Paris Innovation Review – Patrick Vincent, you belong to the managing team of Okinawa Institute of Science and Technology (OIST). How was the project born?
Patrick Vincent – Nothing would ever have happened without the will of one minister, Koji Omi, who in 2001 was in charge of science and technology, and whose portfolio also included politically sensitive items like Japan’s northern territories and Okinawa. Omi, who was later to become finance minister, was already very powerful, and he had at heart to do something for Okinawa’s economic development.
One should note that this island, located several hundred miles south of the main archipelago, is atypical in many ways. Far away from the mainland, ravaged by World War II, it has remained under U.S. jurisdiction until 1973 and is still marked by a GDP/capita that is well below the Japanese average (even though the Japanese average is one of the world’s highest). One might also note a setback regarding education and infrastructure. This is certainly no virgin territory, however much remains to be done in comparison to the rest of the country. Moreover, the island has much potential, if only owing to its geographical position as it rests halfway between Japan and Southeast Asia, its positive population growth rate (an exception in Japan) and the youth of its population, and finally, a more international atmosphere.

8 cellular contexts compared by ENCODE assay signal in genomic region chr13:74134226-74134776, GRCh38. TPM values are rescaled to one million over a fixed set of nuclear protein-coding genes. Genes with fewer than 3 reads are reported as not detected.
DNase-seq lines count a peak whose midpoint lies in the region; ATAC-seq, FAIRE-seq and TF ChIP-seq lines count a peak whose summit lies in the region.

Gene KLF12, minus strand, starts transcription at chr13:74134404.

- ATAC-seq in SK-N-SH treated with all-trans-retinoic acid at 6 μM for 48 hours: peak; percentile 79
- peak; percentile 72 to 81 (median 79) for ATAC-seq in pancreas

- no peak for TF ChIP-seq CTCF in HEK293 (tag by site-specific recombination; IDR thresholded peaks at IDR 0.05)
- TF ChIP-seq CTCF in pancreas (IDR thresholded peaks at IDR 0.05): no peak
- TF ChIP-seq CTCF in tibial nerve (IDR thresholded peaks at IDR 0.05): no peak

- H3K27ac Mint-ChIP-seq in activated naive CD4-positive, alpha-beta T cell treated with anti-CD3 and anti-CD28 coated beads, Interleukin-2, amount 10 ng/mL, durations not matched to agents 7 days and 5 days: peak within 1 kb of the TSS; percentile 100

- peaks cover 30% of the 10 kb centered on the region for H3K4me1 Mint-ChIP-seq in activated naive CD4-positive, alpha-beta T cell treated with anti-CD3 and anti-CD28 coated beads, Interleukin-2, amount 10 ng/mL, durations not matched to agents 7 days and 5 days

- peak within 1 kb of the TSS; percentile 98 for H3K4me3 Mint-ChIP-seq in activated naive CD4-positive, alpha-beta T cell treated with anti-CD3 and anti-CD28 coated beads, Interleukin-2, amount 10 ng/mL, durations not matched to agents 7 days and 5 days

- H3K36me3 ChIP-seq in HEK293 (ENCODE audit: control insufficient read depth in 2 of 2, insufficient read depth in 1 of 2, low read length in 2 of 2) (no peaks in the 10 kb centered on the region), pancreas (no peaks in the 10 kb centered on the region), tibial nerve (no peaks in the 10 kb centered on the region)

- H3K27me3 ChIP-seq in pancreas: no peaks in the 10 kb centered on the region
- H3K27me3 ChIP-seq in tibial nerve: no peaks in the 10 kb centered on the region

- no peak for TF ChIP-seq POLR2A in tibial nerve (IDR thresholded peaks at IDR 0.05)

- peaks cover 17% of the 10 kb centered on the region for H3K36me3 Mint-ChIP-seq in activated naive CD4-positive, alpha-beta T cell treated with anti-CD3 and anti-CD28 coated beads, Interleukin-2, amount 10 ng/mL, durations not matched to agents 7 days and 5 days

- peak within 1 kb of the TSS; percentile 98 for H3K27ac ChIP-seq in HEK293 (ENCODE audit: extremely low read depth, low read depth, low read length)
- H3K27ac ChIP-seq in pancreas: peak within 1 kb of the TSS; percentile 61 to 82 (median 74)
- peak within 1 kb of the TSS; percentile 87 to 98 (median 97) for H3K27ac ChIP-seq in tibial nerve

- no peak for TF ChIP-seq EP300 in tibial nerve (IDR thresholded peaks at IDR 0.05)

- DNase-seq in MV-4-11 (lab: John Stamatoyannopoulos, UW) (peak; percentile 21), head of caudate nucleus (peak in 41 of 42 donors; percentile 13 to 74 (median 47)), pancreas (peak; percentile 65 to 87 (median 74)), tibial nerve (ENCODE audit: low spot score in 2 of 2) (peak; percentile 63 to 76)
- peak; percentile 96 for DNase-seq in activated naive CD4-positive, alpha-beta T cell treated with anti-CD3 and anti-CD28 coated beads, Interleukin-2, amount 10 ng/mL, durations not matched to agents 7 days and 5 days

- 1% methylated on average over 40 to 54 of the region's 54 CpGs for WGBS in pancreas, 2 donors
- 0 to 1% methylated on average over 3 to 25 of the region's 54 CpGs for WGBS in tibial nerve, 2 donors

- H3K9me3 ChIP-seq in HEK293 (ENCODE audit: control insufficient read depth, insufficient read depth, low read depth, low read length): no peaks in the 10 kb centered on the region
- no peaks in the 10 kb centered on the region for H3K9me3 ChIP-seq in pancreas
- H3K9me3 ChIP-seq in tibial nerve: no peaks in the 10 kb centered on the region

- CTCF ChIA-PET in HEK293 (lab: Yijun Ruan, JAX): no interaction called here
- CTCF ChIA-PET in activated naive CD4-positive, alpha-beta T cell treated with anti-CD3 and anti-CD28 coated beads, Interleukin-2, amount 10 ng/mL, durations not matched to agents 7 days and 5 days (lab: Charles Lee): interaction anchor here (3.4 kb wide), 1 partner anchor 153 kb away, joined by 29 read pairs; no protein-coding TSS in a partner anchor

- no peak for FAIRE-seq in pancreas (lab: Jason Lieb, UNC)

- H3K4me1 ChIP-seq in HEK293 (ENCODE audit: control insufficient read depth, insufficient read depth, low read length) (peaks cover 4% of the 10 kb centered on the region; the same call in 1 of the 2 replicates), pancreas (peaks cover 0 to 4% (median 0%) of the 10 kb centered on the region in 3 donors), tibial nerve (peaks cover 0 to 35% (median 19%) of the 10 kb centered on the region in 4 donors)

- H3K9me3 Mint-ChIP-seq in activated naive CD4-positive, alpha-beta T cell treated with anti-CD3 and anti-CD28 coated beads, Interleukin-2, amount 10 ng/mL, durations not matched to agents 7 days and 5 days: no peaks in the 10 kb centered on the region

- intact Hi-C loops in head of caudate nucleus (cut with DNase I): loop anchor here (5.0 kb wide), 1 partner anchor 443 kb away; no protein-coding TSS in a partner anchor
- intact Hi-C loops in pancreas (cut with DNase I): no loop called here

Therefore it made sense to launch an ambitious project – one that could combine higher education and economic development. I shall add that in some ways the lagging behind of the island turned out to be an asset in the sense that it offered the opportunity to experiment with something really new, without being hindered by existing infrastructure. This is precisely where the interest of this project resides: the smarts not to repeat, in this district so far away from the archipelago, whatever was already being done in Tokyo or Osaka and functioning well. The whole point was to offer something totally new, unique, and really different.
Where does this difference play out?
First of all, in its international dimension. The working language is English, and whether we are talking about the students or the researchers, we have a full 50% who are foreigners with very diverse origins. This is unique in Japan. The first challenge is to build an environment that is an answer to the problem of attractiveness of Japanese universities, but it is also about giving Japanese students, who tend to stay in the archipelago, a window on the outside world.
A second aspect is the interdisciplinary nature of the curriculum: here, the ambition is to see constant interaction between researchers from very different disciplines. Again the goal is to break academic habits and to foster another type of knowledge flow. Therefore the university has but one department, which offers a single type of training: interdisciplinary training... but personalized. The main disciplines are neuroscience, mathematics, computer science, physics, chemistry, molecular biology, cell biology, developmental biology and physical and biological oceanography.